Imagining The House That Was Here In Point Breeze

 

Maria Möller, artistic and archaeological interpreter, at 2025 Federal Street | Photo: Abi Reimold

Maria Möller, artistic and archaeological interpreter, at 2025 Federal Street | Photo: Abi Reimold

Maria Möller is a sculptor, photographer, and writer whose work explores how a sense of place—specifically Philadelphia, her hometown—can reveal narrative and cultivate community. Her installation The House That Was Here, located in a vacant lot at 2025 Federal Street, seeks to unearth the history of the house that once stood there. Several wooden house-posts fill the lot, each of them providing both historical record of the home and a space for neighbors to express their concerns and hopes for what Point Breeze might become.

Point Breeze, like many neighborhoods in recent years, is in the midst of a transition, so participation is crucial to Möller’s work. The involvement of longtime residents and local youth through organizations like WorkReady Philadelphia sends the message that artists need not always be villains in the gentrification dialogue, but can actually guide people through community change in a meaningful way.

Hidden City Daily spoke with Möller this week about her inspiration for the project.

Hidden City Daily: How does a sense of place, specifically in an urban environment, inform your work?
Maria Möller: So much of what I do right now is about Philadelphia, which is where I’m from. But I also have traveled a lot over the years and so I think being exposed to a lot of different places has made me continually want to look at “place”: what’s foreign to us but also where we find a sense of home and sense of rootedness. I feel like this city is really uniquely situated in a lot of different ways—geographically, structurally, economically—to provide the opportunity for a lot of DIY, hands-on, and “vacant lot” art.

HCD: What kinds of responses have you seen from Point Breeze residents to “The House That Was Here”?
MM: I had a little open house and we had an interesting discussion that popped up between three longtime neighbors and a couple other folks who had come by. They were talking about issues affecting housing and development in the neighborhood. I’ve been asking people questions and this one woman’s question was what did she want to see change about Point Breeze and her answer was, “This is a generational neighborhood and we want it to stay that way.” Other people have responded to, “What would you like to see change about Point Breeze?” and their responses have been “I want the business district to come up. I want Point Breeze Avenue to have lots of shops and restaurants.” Those two things do not necessarily go hand in hand, but it’s speaking to some of the things that people might feel are important.

HCD: What did you and the WorkReady team feel upon learning the history of the house?
MM: I think the kids were all the more fascinated by it, and also all the more creeped out, by the fact that it had burned down. We had to dig five rather large holes (for the posts) and we found quite a bit of charred wood as well as little bits of pottery, cloth, and clothing. It was like this little archaeological dig. I mean, we were told the house burned down but, you know, here’s the evidence. Some of the kids hadn’t realized that a house had once stood there. They didn’t realize that all these vacant lots they live around used to have houses on them. That in itself was a great discovery.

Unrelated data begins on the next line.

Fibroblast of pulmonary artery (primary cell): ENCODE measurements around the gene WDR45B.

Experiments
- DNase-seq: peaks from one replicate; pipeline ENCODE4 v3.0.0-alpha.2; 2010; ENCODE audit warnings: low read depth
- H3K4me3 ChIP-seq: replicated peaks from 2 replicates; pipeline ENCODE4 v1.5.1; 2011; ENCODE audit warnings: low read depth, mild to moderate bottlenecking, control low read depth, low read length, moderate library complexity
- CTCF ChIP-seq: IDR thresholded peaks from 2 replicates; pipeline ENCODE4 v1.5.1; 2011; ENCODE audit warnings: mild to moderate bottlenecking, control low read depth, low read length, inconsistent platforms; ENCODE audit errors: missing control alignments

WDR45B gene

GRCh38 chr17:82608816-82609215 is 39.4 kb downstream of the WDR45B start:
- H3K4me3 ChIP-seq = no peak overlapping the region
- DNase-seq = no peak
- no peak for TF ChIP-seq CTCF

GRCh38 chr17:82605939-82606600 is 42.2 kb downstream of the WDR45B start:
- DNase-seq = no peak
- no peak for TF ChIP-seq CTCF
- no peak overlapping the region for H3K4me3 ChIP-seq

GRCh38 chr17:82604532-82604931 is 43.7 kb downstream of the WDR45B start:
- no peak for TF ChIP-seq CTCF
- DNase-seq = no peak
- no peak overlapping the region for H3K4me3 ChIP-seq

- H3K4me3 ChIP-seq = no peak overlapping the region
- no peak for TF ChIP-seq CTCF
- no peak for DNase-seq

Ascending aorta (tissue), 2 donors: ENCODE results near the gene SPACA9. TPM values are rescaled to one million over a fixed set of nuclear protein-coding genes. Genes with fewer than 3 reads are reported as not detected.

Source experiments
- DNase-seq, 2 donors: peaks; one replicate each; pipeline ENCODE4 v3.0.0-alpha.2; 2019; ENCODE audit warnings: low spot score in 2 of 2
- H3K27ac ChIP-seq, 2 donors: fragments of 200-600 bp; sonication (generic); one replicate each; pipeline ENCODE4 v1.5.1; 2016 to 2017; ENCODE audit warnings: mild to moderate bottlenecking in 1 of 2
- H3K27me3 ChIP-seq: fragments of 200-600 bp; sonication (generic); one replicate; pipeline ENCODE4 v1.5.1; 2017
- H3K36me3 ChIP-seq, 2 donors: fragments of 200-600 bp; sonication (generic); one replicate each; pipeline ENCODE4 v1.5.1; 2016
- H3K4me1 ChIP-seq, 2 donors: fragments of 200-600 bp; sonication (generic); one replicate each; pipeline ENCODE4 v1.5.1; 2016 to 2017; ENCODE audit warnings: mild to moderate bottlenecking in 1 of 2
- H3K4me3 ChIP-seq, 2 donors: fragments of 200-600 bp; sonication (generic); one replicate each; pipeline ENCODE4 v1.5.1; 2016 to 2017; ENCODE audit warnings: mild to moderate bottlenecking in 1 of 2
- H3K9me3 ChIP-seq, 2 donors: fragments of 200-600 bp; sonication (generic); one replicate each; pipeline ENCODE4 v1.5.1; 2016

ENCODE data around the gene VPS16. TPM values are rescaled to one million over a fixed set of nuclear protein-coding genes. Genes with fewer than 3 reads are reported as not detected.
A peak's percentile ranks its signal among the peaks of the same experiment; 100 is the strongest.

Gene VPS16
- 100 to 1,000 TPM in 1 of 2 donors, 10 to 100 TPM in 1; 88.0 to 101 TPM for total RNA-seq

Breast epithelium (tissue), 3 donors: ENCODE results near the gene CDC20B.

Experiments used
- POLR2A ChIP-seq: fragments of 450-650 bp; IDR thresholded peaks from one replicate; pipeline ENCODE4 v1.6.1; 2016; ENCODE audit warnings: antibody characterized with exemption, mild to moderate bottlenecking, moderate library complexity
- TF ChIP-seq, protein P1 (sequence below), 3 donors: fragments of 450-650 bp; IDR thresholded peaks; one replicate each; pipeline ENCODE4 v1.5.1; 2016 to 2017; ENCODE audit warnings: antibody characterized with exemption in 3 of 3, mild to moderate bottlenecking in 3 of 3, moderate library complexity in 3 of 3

* * *

There will be an open house at The House That Was Here tomorrow, Saturday, August 24, from 11am to 2pm. For more on Maria Möller and the installation, visit her web site HERE and The House That Was Here‘s Tumblr HERE. The installation runs through August 30th.


Leave a Reply

Comment moderation is enabled, no need to resubmit any comments posted.

Recent Posts
Building A Dreamboat During The Height Of The Great Depression

Building A Dreamboat During The Height Of The Great Depression

June 27, 2017  |  The Shadow Knows

What did boat-loving businessmen do during the Great Depression while their companies were tanking? Build themselves yachts, of course! The Shadow sets sail for Southwest Philly where a curvy factory building gave life to a buoyant diversion > more

With A Little Help From Frank Furness, We Evaluate 10 New Projects

With A Little Help From Frank Furness, We Evaluate 10 New Projects

June 23, 2017  |  Vantage

Hidden City architecture critic Jason Lempieri summons the spirit of Frank Furness in this appraisal of Philly's newest urban forms > more

Row House: Past And Its Future

Row House: Past And Its Future

June 20, 2017  |  Vantage

Contributor Hilary Jay dives deep into the evolution and politics of contemporary row house design with Interface Studio Architects > more

An Artful Adaptation In Bella Vista

An Artful Adaptation In Bella Vista

June 15, 2017  |  News

A contemporary art gallery and residence on Bainbridge Street goes green with reuse and sustainable renovation. John Henry Scott has the story > more

Behind The Bar At Dirty Frank's

Behind The Bar At Dirty Frank’s

June 13, 2017  |  The Shadow Knows

The Shadow saddles up to the bar at Dirty Frank's with the backstory on one of Philadelphia's most beloved dives > more

With New Penn's Landing Plan, A Central Park

With New Penn’s Landing Plan, A Central Park

June 12, 2017  |  News

Lost in the intense news cycle: major news about the at-long-last redevelopment of Penn's Landing. Nathaniel Popkin has a look > more